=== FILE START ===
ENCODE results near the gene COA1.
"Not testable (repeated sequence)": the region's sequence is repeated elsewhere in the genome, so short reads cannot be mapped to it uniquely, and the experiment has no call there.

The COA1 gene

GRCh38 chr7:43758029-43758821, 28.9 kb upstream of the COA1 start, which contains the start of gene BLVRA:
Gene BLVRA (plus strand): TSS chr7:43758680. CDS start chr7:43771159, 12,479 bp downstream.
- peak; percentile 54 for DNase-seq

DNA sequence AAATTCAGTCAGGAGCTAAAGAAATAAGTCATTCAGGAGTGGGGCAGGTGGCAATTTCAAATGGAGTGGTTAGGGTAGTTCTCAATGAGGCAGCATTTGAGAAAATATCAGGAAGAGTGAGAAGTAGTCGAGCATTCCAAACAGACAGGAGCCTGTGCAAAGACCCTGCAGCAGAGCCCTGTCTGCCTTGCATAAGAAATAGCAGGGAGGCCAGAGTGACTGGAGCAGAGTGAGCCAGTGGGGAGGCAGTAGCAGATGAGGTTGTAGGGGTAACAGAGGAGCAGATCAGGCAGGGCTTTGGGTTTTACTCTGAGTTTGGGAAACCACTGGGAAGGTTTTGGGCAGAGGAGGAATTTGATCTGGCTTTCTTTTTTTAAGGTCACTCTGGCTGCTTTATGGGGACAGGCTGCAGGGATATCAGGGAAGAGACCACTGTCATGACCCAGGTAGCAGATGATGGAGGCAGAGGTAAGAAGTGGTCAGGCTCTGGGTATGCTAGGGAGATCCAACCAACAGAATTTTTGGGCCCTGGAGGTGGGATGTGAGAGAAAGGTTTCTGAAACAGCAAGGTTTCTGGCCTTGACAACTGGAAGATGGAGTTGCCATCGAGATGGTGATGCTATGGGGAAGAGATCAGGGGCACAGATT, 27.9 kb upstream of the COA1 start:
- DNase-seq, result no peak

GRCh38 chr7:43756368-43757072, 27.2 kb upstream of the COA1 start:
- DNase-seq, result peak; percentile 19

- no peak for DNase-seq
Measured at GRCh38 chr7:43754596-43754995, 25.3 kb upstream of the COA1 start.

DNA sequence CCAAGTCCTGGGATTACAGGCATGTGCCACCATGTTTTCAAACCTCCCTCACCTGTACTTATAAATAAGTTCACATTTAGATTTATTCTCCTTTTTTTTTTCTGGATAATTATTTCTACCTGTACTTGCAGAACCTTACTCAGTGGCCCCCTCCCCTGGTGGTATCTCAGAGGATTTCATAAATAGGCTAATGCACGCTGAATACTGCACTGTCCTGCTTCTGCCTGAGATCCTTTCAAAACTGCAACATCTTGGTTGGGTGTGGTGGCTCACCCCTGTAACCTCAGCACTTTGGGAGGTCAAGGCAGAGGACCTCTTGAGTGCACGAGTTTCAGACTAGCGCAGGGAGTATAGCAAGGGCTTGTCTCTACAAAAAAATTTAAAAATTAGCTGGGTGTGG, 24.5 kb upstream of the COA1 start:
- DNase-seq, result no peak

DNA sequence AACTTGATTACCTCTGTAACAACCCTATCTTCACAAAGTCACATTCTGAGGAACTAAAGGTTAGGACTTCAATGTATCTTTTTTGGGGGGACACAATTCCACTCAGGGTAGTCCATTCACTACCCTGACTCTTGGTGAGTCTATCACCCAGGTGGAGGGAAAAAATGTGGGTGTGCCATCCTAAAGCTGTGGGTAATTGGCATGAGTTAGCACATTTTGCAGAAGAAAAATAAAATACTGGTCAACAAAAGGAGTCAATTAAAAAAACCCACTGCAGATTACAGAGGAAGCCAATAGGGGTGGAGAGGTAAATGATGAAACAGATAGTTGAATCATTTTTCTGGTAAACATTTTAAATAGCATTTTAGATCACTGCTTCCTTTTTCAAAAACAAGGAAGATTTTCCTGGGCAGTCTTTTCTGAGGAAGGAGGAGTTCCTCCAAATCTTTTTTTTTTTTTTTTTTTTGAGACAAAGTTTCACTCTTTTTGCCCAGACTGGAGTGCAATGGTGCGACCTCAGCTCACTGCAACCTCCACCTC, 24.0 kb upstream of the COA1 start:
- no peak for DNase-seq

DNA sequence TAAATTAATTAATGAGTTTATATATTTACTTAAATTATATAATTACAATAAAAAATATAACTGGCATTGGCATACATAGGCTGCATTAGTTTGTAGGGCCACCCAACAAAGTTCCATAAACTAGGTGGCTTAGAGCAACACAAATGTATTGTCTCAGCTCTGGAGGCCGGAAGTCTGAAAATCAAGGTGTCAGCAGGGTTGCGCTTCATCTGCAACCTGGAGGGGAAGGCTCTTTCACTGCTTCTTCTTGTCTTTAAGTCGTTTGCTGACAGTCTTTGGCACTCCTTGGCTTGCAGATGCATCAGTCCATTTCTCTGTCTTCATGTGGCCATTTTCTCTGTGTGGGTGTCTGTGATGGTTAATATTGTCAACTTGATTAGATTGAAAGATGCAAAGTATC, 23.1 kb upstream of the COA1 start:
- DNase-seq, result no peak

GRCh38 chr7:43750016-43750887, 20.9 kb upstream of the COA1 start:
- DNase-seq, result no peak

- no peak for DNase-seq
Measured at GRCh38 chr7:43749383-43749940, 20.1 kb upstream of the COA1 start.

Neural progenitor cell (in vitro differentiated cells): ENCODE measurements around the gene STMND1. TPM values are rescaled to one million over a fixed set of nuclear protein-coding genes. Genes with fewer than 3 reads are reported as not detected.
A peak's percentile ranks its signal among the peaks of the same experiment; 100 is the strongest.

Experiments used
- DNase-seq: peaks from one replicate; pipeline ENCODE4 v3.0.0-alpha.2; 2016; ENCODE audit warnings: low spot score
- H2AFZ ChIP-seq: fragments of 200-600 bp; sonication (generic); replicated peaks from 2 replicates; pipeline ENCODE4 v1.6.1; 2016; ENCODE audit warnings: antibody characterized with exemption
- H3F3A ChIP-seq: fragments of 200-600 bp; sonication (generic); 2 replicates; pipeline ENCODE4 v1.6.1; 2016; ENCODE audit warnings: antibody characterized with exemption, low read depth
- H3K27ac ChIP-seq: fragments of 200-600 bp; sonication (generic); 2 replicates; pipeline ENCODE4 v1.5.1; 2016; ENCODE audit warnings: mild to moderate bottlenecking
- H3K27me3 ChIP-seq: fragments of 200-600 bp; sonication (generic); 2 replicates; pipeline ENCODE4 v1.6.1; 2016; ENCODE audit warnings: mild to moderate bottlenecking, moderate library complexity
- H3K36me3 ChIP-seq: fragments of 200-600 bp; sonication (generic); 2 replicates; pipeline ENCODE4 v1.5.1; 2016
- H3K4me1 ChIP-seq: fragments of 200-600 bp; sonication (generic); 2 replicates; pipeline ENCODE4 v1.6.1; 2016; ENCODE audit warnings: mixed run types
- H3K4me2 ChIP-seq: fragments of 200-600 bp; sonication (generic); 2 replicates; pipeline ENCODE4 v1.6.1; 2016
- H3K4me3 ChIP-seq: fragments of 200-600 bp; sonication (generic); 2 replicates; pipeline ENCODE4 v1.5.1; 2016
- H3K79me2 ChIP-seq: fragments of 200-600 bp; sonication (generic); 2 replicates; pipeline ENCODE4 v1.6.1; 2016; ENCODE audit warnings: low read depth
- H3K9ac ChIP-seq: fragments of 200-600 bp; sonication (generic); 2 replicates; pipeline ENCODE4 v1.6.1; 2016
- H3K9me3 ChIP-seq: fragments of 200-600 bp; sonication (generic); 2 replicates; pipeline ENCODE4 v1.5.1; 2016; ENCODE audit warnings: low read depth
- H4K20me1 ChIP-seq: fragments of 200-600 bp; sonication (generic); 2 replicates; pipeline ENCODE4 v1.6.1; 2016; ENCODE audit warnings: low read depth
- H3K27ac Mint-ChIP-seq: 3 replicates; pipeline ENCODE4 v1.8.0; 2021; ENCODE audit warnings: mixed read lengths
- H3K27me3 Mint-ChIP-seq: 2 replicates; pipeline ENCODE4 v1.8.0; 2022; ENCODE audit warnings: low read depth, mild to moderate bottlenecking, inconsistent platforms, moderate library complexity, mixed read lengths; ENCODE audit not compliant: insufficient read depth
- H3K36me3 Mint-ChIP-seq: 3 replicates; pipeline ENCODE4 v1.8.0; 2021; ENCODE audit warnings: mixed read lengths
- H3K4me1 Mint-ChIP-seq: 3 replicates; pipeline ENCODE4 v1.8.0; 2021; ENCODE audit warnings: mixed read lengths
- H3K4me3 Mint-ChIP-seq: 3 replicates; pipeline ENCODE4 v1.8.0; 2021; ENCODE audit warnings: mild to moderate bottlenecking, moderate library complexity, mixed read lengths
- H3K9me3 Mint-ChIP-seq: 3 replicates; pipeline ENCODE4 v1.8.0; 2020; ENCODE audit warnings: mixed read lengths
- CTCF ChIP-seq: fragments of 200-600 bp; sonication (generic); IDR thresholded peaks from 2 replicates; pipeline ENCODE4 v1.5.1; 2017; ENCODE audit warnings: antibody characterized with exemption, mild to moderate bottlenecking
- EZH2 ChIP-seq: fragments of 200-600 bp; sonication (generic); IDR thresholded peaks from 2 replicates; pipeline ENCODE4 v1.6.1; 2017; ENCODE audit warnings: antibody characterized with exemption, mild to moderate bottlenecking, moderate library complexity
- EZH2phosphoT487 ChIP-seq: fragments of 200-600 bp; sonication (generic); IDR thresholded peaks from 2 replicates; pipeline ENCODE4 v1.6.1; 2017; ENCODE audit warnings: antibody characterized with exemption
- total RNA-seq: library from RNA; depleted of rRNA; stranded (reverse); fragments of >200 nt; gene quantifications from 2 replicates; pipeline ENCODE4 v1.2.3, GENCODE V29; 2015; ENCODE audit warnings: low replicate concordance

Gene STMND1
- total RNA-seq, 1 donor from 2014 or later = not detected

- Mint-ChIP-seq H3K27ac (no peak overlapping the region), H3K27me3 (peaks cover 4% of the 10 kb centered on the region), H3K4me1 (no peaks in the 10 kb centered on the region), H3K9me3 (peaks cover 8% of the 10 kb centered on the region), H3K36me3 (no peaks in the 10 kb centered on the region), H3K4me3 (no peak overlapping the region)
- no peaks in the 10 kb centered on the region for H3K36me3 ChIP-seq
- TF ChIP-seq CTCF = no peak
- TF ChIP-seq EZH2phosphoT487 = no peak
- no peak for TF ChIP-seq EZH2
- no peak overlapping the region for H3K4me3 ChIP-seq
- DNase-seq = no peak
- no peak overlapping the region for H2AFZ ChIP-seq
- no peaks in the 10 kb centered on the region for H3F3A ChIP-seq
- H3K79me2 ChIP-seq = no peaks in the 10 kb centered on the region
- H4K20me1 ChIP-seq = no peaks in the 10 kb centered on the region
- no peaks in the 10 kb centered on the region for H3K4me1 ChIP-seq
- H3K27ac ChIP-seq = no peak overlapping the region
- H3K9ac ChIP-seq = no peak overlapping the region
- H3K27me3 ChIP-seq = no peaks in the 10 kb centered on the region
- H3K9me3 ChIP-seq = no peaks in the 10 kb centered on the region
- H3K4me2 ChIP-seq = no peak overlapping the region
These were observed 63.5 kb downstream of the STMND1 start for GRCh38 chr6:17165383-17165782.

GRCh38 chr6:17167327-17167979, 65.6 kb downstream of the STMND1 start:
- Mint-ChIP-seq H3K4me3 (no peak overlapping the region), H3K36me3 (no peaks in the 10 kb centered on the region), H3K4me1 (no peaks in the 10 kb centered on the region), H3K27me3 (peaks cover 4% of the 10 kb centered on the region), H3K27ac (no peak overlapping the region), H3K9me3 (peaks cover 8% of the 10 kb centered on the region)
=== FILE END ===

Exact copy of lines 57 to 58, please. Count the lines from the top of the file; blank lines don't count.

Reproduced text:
- DNase-seq = no peak
- no peak overlapping the region for H2AFZ ChIP-seq